“So I knew what I was in for?”
Hertzfeld paused, looking down on the young man, his knees up to his chest in the corner.
“You know how this looks.” It wasn’t a question.
“How does it look, sir?”
“Very suspicious indeed.”
“You think I did it?”
“As soon as you found out I was asking questions, you put up a camera in Peggy’s lab and hid in a storeroom. I also know about your blackouts, that you are being affected by something outside of yourself.”
“But I’m just a kid!” Algernon wailed. Hertzfeld signed, ignored the theatrics and continued with his questions.
“Do you have any idea how something like this would have got there?”
“Do you know, sir?” Algernon deflected.
“No that’s why I’m conducting this investigation.”
“How was it affixed?” Algernon asked.
“With chewing gum.”
“Someone who chews gum.”
“ Who do you think that could be?”
“I don’t know, I’m just a boy.” Algernon tried again, but it was gaining no traction and he knew it, “Am I the prime suspect?”
“Well, yes,” Hertzfeld said simply as he ticked off mentally motive, access and capability.
Algernon put away his phone and held up his hands for handcuffs, “Best take me in, sir.”
Hertzfeld blinked again, “I… don’t have handcuffs.”
“I do, “ Algernon offered, retrieving his own set he’d requisitions when capturing The Cowboy. He helpfully handed the out to Hertzfeld.
Hertzfeld looked at the handcuffs with distaste, “Come with me, I trust I don’t need handcuffs.”
Hertzfeld led Algernon across to security where they took one of the interrogation rooms. For several hours Hertzfeld questioned Algernon about his movements and about the beacon. Over and over they went through the same questions, all the time Hertzfeld was trying to find the lies in his statement. He was getting nowhere.
For Algernon’s part, he was finding the whole process thrilling. It was like being part of one of his documentaries and he had to refrain from offering suggestions on how best to question the witness.
“It might be time to use the phone book, sir.” Algernon said enthusiastically.
Hertzfeld’s eyes bulged behind his glasses, “We don’t do that here,” He replied hesitantly, “Do we?”
With a screech of his chair, Hertzfeld stood and excused himself from the interview. Outside, Bruce and Rain were sitting on chairs in the hallway. Bruce stood when he saw Hertzfeld appear.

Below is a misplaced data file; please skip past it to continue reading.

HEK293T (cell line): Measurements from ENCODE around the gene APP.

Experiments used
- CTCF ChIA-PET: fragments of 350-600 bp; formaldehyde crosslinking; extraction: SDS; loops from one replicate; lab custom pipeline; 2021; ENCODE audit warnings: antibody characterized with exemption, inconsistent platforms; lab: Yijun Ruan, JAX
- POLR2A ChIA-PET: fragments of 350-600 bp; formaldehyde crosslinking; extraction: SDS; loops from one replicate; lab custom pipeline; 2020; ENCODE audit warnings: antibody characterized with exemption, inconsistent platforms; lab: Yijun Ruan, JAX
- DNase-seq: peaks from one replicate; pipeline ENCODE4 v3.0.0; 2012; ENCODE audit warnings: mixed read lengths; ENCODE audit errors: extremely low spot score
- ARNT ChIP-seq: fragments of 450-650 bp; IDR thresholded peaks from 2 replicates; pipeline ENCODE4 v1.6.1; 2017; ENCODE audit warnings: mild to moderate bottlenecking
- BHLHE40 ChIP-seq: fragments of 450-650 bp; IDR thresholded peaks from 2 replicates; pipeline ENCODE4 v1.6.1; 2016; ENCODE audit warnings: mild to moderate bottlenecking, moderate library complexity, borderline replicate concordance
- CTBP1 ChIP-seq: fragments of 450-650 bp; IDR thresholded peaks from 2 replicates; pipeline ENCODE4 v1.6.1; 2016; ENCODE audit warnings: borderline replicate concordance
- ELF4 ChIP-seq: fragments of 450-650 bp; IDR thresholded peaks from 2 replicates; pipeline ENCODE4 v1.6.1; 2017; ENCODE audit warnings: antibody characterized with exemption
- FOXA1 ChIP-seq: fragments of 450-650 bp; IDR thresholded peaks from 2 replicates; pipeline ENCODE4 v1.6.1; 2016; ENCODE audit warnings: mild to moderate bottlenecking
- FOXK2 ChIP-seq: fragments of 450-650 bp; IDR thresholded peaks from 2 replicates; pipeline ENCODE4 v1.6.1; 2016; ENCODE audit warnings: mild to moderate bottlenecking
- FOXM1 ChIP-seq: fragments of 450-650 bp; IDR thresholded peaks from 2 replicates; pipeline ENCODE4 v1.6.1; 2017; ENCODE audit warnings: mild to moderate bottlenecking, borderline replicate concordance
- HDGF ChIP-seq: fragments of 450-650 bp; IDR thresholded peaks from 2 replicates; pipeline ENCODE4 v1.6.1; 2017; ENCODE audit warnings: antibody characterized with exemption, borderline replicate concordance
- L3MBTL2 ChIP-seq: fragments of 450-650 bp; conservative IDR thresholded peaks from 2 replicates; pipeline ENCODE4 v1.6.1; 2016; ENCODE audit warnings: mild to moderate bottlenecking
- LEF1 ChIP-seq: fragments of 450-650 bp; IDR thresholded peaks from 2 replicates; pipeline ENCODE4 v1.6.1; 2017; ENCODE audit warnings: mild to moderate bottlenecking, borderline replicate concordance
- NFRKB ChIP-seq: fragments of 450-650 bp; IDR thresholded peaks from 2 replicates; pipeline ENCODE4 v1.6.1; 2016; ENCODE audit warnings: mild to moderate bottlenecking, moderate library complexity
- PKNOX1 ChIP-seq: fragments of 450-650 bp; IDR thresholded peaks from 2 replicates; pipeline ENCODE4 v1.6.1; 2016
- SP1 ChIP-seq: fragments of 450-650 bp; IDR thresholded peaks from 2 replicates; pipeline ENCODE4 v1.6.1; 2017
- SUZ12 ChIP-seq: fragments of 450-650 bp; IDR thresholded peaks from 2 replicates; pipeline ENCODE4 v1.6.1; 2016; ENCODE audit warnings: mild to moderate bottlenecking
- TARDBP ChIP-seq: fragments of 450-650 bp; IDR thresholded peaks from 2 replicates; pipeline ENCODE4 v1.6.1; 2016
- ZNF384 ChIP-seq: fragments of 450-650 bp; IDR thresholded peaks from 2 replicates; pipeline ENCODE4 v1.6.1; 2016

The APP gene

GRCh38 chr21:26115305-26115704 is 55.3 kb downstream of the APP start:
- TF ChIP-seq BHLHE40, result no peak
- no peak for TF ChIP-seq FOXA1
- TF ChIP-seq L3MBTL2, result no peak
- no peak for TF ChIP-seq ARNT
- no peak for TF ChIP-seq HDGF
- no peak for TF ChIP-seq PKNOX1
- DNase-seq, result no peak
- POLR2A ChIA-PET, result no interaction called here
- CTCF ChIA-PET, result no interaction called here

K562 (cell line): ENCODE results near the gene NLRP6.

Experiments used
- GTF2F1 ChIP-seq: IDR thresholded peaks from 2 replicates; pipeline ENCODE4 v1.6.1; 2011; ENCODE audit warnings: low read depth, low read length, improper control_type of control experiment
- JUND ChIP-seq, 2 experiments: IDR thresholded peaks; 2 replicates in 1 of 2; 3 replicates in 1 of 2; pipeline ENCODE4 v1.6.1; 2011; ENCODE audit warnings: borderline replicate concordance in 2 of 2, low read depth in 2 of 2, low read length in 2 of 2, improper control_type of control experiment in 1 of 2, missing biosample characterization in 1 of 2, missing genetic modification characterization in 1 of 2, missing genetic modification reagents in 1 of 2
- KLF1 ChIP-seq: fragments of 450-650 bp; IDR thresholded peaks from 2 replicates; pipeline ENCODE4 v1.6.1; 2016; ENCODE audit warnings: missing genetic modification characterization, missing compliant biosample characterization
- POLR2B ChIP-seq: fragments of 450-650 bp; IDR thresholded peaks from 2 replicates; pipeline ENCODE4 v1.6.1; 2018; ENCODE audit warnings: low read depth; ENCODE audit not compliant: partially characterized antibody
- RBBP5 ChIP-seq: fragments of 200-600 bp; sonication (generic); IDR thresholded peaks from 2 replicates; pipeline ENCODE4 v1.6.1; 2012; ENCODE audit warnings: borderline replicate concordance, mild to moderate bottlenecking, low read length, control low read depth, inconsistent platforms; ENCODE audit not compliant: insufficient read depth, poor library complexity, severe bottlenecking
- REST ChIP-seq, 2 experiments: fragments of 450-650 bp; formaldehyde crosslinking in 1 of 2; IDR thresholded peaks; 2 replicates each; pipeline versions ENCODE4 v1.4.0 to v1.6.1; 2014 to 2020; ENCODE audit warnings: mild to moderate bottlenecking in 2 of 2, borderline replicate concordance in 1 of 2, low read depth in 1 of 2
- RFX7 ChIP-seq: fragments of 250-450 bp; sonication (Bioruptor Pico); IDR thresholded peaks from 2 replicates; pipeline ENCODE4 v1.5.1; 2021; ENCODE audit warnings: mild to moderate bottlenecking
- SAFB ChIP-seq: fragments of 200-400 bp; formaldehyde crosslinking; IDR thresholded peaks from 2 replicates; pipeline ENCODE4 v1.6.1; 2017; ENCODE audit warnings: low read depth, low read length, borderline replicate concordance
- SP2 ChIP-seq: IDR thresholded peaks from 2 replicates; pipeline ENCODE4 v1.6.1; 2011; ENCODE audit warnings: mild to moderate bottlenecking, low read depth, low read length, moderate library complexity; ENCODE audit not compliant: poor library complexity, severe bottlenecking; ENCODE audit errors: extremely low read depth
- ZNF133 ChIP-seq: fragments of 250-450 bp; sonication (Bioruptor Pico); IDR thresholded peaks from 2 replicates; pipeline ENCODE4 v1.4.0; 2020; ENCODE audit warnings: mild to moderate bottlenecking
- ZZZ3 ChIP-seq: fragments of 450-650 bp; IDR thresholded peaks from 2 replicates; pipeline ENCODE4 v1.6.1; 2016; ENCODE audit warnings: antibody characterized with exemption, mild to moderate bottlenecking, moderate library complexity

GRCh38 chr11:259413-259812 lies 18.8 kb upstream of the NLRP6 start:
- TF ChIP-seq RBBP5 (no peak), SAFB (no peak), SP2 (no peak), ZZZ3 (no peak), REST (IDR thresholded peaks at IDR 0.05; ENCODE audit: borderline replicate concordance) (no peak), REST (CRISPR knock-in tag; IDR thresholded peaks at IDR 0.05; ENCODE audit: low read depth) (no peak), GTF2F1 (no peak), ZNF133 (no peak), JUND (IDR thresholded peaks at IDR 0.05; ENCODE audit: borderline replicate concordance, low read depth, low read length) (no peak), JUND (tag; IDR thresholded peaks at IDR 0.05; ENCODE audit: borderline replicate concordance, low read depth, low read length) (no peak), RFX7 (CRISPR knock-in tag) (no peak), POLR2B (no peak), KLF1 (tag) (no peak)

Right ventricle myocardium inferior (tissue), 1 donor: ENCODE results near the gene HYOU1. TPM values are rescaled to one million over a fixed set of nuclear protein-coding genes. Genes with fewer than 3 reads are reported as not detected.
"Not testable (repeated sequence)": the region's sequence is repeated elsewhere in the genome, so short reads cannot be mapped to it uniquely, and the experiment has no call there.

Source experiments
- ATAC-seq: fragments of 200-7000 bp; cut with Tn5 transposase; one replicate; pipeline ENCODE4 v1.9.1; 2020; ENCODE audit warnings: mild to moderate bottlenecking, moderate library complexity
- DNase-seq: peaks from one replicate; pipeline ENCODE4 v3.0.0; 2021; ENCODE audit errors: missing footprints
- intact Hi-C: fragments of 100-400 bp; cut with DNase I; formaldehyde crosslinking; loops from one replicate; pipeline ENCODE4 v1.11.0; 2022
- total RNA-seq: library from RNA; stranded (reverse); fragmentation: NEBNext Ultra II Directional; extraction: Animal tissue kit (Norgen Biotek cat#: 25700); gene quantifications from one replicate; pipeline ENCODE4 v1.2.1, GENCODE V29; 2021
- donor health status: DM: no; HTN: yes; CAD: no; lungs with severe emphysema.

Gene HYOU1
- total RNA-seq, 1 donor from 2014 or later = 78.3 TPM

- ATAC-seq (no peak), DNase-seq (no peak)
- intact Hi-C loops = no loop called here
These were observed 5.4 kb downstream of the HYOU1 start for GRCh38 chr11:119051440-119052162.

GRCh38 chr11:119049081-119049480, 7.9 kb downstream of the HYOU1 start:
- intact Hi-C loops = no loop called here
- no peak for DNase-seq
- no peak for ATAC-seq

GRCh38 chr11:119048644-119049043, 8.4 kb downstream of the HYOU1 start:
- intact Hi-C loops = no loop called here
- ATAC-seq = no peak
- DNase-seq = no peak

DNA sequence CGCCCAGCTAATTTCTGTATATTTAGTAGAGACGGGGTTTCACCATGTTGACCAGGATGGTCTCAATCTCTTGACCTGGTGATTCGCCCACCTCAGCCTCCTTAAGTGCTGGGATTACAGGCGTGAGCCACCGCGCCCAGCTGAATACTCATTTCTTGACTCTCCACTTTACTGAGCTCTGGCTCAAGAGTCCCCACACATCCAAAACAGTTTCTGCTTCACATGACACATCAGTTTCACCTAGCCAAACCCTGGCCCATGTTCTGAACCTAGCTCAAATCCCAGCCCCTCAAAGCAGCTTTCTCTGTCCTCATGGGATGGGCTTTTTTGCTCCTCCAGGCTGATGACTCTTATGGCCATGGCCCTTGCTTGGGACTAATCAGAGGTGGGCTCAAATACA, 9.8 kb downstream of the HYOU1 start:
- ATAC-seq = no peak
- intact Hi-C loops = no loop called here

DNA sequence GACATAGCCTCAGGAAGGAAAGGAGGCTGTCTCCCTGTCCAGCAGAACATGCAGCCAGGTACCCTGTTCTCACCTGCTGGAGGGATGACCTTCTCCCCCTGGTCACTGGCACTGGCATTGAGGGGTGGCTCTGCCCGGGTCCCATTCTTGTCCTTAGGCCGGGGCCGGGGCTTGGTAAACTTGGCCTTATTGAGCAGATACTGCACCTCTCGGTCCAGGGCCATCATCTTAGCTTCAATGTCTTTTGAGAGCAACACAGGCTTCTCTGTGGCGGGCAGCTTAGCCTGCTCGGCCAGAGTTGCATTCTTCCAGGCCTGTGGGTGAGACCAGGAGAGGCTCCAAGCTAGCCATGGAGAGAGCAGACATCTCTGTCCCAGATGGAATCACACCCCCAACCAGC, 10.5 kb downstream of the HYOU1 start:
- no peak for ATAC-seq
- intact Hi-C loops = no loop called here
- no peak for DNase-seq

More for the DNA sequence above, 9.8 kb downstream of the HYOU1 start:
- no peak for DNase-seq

“Bruce, what can you tell me about these blackouts? What is their source? Do they have a trigger?”
Bruce shared what the group knew which wasn’t much, “We were just deciding what to do about it.”
“I’d suggest you may need to go back to the source, have you thought about going back to his home world?” Hertzfeld suggested.
“He’s terrified of the thought,” Bruce replied but had to agree that this was an obvious way to get to the root of the problem.
“Do we know where he comes from?”
Bruce shook his head, “He keeps that stuff pretty close to his chest.”
Hertzfeld sat down in an empty chair looking every inch as tired as he was. For a moment he just sat there, his head in his hands and the other two could do nothing but look on.
“Well, right now he’s a security risk. Unless you can take him home and sort out these blackouts, I have no choice but to bar him from future work for the Estate. Your team have done good work, I’d hate to see that happen.”
Bruce nodded sagely as Rain twitched agitated beside him.
“He deserves better from us than to be cast aside.”
At that Rain reacted, jumping to his feet in what he saw as defence of his friend. To the others, he was a dishevelled mess of a creature that was barely in control of himself.
“You do that and we’re gone, you hear me. I’ll take him and we’re off through the millions of recursions that make up this universe and you’ll never find us.”
“Rain, don’t be melodramatic,” Bruce replied pulling Rain back into his seat, “They don’t treat people like that.”
“No?” Rain would not be put off, “How about Kamn Sharn? All she’d wanted was to work on cars. And Leroy Caine? Where did he go? What does the Estate do with its little embarrassments?” Taking Bruce’s hand off his arm, Rain walked out, his coattails flying.
Hertzfeld excused himself once more and let himself back into the interview room.
“If you plan on exterminating me I will not go without a fight.” Algernon said as Hertzfeld reappeared. Obviously he had heard the outburst in the hall.
“The Estate does not exterminate,” He sat back down his hands clasped in front of him, “Especially not good agents who are in need of help. You are in need of help, even if you don’t realise it. I’m referring to your memory loss issue, of course.”
“I have a problem with my memory?”
“You do.” Hertzfeld said with a finality that seemed to make the problem more real and present, “The best course is for your team to take you home and find out what is causing it.”
During the hours they had been talking, Hertzfeld had seen Algernon lie, obfuscate, plea his youth and deflect his questions. Never had he seen Algernon pale until that moment.
“I’m sure we should be finding Bruce’s father.” He suggested. Another deflection, another distraction.
“It has something to do with your memory loss?” Hertzfeld asked wondering where this thought would lead.
“There are strange occurrences, Noel’s appearance, Bruce’s Dad’s journal. All clues to side missions. I‘m sure in those I can find something….” Clutching at the straws of an idea, he vainly tried to persuade Hertzfeld.
“You’re afraid of your home recursion?”
“Aren’t you?” Algernon replied automatically, “No, I guess not.”
“Was something done to you?”
“I don’t dwell on it. It’s not my home.”
“But you see, it has left its mark.”
Peggy had been working now for twenty-four non-stop. The DNA results were tantalising, but inconclusive. She’d clearly found DNA, but the telomeres or terminals of each strand of DNA were shorter than expected. This person was either very old so that their DNA was starting to break down, or they were a clone, or both.